October 19, 2022



ROME — The Vatican has renewed its 2018 accord with the Chinese Communist Party (CCP) on the naming of Catholic bishops in the country, Italian media revealed Wednesday.

The secret agreement, whose exact contents have never been disclosed, was originally signed by the two parties in September 2018 and then renewed for two years in October 2020. The deal cedes unspecified authority on the appointments to the CCP, effectively guaranteeing that no bishop will be named that does not meet with Beijing’s approval.

The Holy See, which has not had diplomatic relations with China since Mao took power in September 1951, is one of the few major sovereign entities to still have diplomatic relations with Taiwan, but has indicated that it would be quick to relinquish these ties if Beijing were willing to enter into a stable diplomatic relationship.

The Vatican delegation met with CCP representatives in late August and early September in Tianjin, in northern China.

Despite near universal criticism of the Sino-Vatican deal, from which Chinese Christians have seemingly gained nothing, the Vatican has defended its apparent capitulation to Chinese demands as a long-term project whose fruits will not be immediately evident.

Last month, Pope Francis said that “the bilateral Vatican-Chinese commission is going well, slowly, because the Chinese pace is slow, they have an eternity to go forward: they are a people of endless patience.”

“It is not easy to understand the Chinese mentality, but it should be respected, I always respect this,” he said. “And here in the Vatican, there is a dialogue commission that is going well, chaired by Cardinal Parolin and he is the person right now who knows the most about China and dialogue with the Chinese.”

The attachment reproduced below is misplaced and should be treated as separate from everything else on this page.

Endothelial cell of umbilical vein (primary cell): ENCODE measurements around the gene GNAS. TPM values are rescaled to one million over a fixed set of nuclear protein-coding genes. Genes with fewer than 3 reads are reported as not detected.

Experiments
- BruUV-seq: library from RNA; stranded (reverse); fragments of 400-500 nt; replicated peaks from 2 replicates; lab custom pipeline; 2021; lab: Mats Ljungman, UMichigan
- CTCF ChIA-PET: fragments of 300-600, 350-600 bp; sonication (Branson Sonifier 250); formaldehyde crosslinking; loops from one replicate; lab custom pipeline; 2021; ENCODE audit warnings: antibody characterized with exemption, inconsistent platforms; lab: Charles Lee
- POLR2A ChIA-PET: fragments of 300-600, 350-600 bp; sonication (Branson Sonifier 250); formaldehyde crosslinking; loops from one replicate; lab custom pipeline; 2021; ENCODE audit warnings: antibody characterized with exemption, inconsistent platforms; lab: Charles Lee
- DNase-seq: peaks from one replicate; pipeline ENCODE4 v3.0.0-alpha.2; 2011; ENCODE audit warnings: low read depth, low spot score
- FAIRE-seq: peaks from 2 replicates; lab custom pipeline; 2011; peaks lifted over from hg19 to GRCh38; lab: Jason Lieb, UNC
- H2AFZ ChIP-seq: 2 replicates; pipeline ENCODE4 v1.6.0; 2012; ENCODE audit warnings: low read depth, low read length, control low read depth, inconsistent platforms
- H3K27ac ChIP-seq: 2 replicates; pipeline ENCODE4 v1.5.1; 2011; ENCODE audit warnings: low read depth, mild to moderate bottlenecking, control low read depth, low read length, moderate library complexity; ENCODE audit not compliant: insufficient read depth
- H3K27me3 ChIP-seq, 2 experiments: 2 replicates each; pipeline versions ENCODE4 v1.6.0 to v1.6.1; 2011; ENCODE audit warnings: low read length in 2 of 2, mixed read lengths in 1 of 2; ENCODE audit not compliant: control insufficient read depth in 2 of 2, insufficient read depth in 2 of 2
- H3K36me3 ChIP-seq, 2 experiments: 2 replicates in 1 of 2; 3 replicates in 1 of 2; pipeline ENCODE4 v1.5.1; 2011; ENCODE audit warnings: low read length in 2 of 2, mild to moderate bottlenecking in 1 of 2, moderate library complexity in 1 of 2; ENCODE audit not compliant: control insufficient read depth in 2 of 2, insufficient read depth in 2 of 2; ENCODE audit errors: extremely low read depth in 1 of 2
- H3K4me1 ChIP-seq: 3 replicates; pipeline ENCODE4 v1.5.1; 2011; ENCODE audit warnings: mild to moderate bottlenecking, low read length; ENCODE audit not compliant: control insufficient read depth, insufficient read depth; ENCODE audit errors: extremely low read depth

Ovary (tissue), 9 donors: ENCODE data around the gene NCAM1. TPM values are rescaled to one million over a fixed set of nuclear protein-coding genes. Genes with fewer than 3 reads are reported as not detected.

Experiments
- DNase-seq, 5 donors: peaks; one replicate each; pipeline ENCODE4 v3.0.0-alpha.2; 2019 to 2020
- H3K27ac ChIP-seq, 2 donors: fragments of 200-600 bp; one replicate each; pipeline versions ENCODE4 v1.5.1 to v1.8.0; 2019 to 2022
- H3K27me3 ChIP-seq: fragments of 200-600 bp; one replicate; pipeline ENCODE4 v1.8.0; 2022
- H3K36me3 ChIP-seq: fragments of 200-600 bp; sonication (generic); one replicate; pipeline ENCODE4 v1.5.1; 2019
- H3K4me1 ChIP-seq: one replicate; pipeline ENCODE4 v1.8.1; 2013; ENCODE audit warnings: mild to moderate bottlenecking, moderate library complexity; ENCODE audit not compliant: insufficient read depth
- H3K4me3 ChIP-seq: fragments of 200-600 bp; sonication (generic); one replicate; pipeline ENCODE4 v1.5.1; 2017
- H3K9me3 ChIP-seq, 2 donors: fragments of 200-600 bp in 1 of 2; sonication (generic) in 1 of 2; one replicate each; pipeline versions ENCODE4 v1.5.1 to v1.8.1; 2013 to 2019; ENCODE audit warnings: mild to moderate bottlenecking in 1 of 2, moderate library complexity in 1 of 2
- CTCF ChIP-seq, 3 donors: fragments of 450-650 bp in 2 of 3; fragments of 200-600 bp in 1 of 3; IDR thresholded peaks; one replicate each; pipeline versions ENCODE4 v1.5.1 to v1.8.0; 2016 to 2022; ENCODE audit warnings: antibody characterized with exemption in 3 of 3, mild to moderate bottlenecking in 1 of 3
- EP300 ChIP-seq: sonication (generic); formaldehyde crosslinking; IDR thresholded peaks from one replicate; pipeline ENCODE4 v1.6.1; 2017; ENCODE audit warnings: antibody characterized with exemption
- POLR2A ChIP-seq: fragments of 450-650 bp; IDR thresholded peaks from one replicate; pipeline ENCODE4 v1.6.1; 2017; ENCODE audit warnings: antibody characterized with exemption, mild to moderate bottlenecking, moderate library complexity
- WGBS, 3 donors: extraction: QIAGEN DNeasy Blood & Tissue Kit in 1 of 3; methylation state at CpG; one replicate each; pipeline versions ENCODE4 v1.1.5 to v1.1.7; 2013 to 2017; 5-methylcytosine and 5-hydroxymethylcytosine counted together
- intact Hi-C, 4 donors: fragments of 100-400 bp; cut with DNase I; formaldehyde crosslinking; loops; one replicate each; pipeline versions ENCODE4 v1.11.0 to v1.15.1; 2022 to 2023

Catholic leadership around the world has not been so sanguine concerning the Vatican’s Chinese appeasement policies.

“While the Vatican has reached a provisional agreement with China on the issue of episcopal appointments, reports of persecution by the Chinese government persist as underground churches are closed and their priests detained, crosses destroyed, bibles confiscated, and children under 18 forbidden from attending Mass and receiving religious instruction,” the U.S. bishops wrote in a 2020 statement.

Over the past four years since the signing of the accord, only six bishops have been appointed and jointly approved by the Vatican and the CCP.

Along with inviting Beijing to vet candidates for the episcopate, Rome has also encouraged Chinese prelates and priests to join the renegade Chinese Catholic Patriotic Association (CCPA), a shadow church set up by the CCP independent of Vatican authority.

Many members of the underground Catholic Church in China, faithful to Rome, have expressed feeling abandoned by the Vatican. In the past, they have always had Rome’s support for refusing to join the rogue shadow church and have been willing to pay the price for their fidelity. Now, Communist authorities insist that those who fail to enlist in the CCPA do so not out of fidelity to the Church but out of obstinacy.

Hong Kong Cardinal Joseph Zen has been particularly critical of the evolving situation.

“Government officials are trying to pressure all Catholics to join the Patriotic Association,” Zen said in 2019, “but this has not been mandated by the Vatican. There has been no merger between the Catholic Patriotic Association and the underground church.”

Still, he said, “the communists are taking advantage of the confusion to try to force Catholics to join.”

“We need to study our history,” the cardinal said. “Why are there two Catholic communities in the first place? There was a reason. The Catholic Patriotic Association teaches against Catholic doctrine and this has not changed.”